(2)
Father Sean O’Sullivan Research Centre, St. Joseph’s Healthcare
(3)
Regional Virology Laboratory, St. Joseph’s Healthcare

References

  1. Hook E, Handsfield HH. Gonococcal infections in the adult. New York: McGraw-Hill; 2008.Google Scholar
  2. Heiskanen-Kosma T, Korppi M, Laurila A, Jokinen C, Kleemola M, Saikku P. Chlamydia pneumoniae is an important cause of community-acquired pneumonia in school-aged children: serological results of a prospective, population-based study. Scand J Infect Dis. 1999;31(3):255–9.View ArticlePubMedGoogle Scholar
  3. Hahn DL, Azenabor AA, Beatty WL, Byrne GI. Chlamydia pneumoniae as a respiratory pathogen. Front Biosci. 2002;7:e66–76.View ArticlePubMedGoogle Scholar
  4. Sutherland ER, Martin RJ. Asthma and atypical bacterial infection. Chest. 2007;132(6):1962–6.View ArticlePubMedGoogle Scholar
  5. Jackson LA, Campbell LA, Kuo CC, Rodriguez DI, Lee A, Grayston JT. Isolation of Chlamydia pneumoniae from a carotid endarterectomy specimen. J Infect Dis. 1997;176(1):292–5.View ArticlePubMedGoogle Scholar
  6. Contini C, Seraceni S, Cultrera R, Castellazzi M, Granieri E, Fainardi E. Molecular detection of Parachlamydia-like organisms in cerebrospinal fluid of patients with multiple sclerosis. Mult Scler. 2008;14(4):564–6.View ArticlePubMedGoogle Scholar
  7. Gerard HC, Dreses-Werringloer U, Wildt KS, Deka S, Oszust C, Balin BJ, et al. Chlamydophila (Chlamydia) pneumoniae in the Alzheimer’s brain. FEMS Immunol Med Microbiol. 2006;48(3):355–66.View ArticlePubMedGoogle Scholar
  8. Cornelis GR. The type III secretion injectisome, a complex nanomachine for intracellular ‘toxin’ delivery. Biol Chem. 2010;391(7):745–51.View ArticlePubMedGoogle Scholar
  9. Cornelis GR. The type III secretion injectisome. Nat Rev Microbiol. 2006;4(11):811–25.View ArticlePubMedGoogle Scholar
  10. Betts-Hampikian HJ, Fields KA. The chlamydial type III secretion mechanism: revealing cracks in a tough nut. Front Microbiol. 2010;1:114.PubMed CentralView ArticlePubMedGoogle Scholar
  11. Beeckman DS, Vanrompay DC. Bacterial secretion systems with an emphasis on the chlamydial type III secretion system. Curr Issues Mol Biol. 2010;12(1):17–41.PubMedGoogle Scholar
  12. Mueller KE, Plano GV, Fields KA. New frontiers in type III secretion biology: the chlamydia perspective. Infect Immun. 2014;82(1):2–9.PubMed CentralView ArticlePubMedGoogle Scholar
  13. Hsia RC, Pannekoek Y, Ingerowski E, Bavoil PM. Type III secretion genes identify a putative virulence locus of Chlamydia. Mol Microbiol. 1997;25(2):351–9.View ArticlePubMedGoogle Scholar
  14. Johnson DL, Mahony JB. Chlamydophila pneumoniae PknD exhibits dual amino acid specificity and phosphorylates Cpn0712, a putative type III secretion YscD homolog. J Bacteriol. 2007;189(21):7549–55.PubMed CentralView ArticlePubMedGoogle Scholar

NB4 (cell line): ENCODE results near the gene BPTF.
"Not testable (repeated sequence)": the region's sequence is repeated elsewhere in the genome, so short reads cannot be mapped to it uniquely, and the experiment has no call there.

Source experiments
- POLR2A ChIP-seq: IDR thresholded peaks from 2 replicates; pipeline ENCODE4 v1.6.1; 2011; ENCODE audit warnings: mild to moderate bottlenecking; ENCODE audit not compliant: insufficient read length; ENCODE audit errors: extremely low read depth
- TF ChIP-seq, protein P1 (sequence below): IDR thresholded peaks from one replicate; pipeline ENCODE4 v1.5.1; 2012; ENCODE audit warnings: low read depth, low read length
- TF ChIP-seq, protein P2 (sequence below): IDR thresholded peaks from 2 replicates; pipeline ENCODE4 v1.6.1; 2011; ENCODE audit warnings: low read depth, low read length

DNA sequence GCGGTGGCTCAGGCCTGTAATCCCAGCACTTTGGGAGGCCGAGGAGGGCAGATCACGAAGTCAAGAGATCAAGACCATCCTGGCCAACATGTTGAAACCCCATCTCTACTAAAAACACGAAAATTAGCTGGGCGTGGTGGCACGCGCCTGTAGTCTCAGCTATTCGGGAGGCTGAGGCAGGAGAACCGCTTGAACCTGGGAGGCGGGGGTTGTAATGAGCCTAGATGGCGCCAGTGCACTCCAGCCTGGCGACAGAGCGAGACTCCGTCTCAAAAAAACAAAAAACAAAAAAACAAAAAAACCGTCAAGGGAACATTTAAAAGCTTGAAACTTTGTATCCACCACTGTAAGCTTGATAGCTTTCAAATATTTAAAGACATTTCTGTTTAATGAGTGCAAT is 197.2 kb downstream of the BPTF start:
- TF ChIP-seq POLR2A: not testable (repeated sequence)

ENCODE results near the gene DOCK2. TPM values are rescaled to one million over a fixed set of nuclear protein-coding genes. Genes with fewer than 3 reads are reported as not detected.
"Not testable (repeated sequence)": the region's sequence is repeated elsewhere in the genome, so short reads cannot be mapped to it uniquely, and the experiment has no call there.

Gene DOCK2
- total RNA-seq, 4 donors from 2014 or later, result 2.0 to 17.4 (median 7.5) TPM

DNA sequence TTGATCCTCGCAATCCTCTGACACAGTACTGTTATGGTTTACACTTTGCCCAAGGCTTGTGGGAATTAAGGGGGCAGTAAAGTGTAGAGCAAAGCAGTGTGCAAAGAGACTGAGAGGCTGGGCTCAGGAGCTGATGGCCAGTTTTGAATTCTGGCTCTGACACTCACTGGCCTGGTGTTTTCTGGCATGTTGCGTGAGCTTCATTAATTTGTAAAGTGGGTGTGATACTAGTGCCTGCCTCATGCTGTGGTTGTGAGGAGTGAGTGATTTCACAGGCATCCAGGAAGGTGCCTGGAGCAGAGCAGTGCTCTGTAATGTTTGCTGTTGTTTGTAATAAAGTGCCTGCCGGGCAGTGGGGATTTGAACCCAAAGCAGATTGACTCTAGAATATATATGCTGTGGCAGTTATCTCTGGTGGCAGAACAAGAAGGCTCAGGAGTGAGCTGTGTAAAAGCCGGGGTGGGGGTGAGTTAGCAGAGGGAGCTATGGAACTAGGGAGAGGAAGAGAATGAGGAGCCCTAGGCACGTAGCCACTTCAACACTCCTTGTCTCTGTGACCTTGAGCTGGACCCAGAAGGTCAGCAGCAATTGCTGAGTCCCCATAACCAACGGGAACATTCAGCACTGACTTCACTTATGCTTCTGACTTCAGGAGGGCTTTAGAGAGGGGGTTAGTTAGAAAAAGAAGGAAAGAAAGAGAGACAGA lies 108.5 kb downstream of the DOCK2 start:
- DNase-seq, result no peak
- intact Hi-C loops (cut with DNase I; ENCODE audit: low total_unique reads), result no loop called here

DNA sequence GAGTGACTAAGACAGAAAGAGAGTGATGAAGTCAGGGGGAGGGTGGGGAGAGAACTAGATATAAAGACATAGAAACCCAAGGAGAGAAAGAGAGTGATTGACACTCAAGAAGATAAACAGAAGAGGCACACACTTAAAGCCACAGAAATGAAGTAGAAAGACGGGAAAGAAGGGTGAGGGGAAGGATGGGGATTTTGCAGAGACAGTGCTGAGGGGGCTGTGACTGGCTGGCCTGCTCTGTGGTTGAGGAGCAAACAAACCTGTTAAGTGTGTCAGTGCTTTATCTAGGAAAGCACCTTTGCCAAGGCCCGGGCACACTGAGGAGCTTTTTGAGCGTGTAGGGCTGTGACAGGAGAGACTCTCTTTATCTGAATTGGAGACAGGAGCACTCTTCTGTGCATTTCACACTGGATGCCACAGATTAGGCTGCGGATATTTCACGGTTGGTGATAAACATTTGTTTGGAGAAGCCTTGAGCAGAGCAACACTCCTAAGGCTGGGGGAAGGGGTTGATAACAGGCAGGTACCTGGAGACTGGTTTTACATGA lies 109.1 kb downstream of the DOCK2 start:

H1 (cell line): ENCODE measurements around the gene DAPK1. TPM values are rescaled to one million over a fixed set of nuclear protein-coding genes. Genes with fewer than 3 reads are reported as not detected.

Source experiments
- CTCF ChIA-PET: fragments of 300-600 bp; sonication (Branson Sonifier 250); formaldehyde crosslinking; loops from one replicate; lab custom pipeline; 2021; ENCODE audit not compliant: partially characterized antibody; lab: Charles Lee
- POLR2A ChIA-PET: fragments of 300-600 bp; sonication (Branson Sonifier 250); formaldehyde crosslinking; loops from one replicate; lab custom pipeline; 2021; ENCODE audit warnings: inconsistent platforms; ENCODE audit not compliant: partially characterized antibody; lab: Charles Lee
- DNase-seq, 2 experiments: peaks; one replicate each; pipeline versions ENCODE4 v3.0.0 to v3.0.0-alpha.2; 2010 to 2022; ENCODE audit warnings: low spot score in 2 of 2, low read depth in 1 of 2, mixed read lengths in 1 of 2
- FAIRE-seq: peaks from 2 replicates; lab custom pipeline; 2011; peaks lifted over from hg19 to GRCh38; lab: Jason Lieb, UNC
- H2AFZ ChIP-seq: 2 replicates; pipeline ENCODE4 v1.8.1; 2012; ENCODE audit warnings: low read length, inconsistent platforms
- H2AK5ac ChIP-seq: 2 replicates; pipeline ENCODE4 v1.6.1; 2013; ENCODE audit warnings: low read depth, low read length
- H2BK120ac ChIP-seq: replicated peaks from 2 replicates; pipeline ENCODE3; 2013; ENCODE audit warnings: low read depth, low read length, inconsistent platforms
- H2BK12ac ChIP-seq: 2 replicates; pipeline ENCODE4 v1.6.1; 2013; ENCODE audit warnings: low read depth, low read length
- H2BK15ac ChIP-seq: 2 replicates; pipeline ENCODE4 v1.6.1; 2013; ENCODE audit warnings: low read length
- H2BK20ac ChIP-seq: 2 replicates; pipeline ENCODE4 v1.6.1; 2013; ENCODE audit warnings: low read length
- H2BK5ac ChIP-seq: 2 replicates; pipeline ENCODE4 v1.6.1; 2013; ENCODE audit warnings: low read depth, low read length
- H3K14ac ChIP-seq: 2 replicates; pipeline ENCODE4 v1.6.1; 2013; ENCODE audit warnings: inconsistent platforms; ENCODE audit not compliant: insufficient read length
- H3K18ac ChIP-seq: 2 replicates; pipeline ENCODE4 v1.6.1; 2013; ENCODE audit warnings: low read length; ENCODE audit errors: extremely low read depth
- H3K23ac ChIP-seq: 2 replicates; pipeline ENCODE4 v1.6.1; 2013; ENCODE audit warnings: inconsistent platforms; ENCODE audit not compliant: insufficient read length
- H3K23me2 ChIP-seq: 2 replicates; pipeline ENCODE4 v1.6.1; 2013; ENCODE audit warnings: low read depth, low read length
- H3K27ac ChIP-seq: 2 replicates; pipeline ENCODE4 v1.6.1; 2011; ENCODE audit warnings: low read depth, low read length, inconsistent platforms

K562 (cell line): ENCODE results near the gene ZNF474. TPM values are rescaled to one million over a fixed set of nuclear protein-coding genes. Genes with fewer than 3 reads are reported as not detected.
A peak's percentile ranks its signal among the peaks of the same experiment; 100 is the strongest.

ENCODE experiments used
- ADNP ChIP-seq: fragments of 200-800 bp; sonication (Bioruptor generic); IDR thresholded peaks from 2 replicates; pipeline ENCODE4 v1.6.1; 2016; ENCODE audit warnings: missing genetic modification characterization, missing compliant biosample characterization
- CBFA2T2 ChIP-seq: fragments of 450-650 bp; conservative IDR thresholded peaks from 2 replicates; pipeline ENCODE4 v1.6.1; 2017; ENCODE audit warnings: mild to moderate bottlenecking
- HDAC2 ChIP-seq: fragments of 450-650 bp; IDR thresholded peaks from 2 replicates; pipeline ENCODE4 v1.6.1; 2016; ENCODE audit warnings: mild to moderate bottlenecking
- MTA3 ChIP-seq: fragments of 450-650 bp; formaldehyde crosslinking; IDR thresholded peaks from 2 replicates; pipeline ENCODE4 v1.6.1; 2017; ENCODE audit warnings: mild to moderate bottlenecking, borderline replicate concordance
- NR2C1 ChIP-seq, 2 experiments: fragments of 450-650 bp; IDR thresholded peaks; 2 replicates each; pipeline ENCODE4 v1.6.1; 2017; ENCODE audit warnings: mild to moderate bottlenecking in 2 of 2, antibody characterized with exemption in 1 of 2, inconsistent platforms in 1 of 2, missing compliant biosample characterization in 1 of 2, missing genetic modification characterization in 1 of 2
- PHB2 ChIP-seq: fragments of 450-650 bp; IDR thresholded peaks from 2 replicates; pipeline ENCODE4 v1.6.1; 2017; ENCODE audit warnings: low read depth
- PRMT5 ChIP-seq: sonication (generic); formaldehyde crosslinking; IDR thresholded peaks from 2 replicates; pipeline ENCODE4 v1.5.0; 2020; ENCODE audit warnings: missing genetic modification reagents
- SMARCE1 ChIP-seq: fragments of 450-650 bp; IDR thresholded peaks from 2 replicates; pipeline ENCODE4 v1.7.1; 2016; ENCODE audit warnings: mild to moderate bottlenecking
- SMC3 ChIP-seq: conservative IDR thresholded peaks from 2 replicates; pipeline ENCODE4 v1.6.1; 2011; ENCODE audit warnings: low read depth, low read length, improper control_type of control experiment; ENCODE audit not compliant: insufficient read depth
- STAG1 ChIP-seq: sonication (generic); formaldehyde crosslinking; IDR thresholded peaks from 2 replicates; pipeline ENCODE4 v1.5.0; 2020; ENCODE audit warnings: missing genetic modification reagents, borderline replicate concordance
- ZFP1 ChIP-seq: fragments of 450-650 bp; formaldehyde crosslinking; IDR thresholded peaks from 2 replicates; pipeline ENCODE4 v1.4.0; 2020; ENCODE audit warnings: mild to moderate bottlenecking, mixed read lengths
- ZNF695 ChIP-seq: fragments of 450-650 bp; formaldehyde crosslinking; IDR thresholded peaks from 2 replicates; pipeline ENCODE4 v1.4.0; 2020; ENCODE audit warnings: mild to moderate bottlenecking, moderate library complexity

15. Johnson DL, Stone CB, Bulir DC, Coombes BK, Mahony JB. A novel inhibitor of Chlamydophila pneumoniae protein kinase D (PknD) inhibits phosphorylation of CdsD and suppresses bacterial replication. BMC Microbiol. 2009;9:218.PubMed CentralView ArticlePubMedGoogle Scholar
  16. Dautry-Varsat A, Subtil A, Hackstadt T. Recent insights into the mechanisms of Chlamydia entry. Cell Microbiol. 2005;7(12):1714–22.PubMedGoogle Scholar
  17. Hybiske K, Stephens RS. Exit strategies of intracellular pathogens. Nat Rev Microbiol. 2008;6(2):99–110.View ArticlePubMedGoogle Scholar
  18. Hybiske K, Stephens RS. Mechanisms of host cell exit by the intracellular bacterium Chlamydia. Proc Natl Acad Sci U S A. 2007;104(27):11430–5.PubMed CentralView ArticlePubMedGoogle Scholar
  19. Hybiske K, Stephens RS. Mechanisms of Chlamydia trachomatis entry into nonphagocytic cells. Infect Immun. 2007;75(8):3925–34.PubMed CentralView ArticlePubMedGoogle Scholar
  20. Ouellette SP, Abdelrahman YM, Belland RJ, Byrne GI. The Chlamydia pneumoniae type III secretion-related lcrH gene clusters are developmentally expressed operons. J Bacteriol. 2005;187(22):7853–6.PubMed CentralView ArticlePubMedGoogle Scholar
  21. Fields KA, Fischer ER, Mead DJ, Hackstadt T. Analysis of putative chlamydia trachomatis chaperones Scc2 and Scc3 and their use in the identification of type III secretion substrates. J Bacteriol. 2005;187(18):6466–78.PubMed CentralView ArticlePubMedGoogle Scholar
  22. Chellas-Gery B, Wolf K, Tisoncik J, Hackstadt T, Fields KA. Biochemical and localization analyses of putative type III secretion translocator proteins CopB and CopB2 of chlamydia trachomatis reveal significant distinctions. Infect Immun. 2011;79(8):3036–45.PubMed CentralView ArticlePubMedGoogle Scholar
  23. Bulir DC, Waltho DA, Stone CB, Mwawasi KA, Nelson JC, Mahony JB. Chlamydia pneumoniae CopD translocator protein plays a critical role in type III secretion (T3S) and infection. PLoS One. 2014;9(6):e99315.PubMed CentralView ArticlePubMedGoogle Scholar
  24. Dewoody RS, Merritt PM, Marketon MM. Regulation of the Yersinia type III secretion system: traffic control. Front Cell Infect Microbiol. 2013;3:4.PubMed CentralView ArticlePubMedGoogle Scholar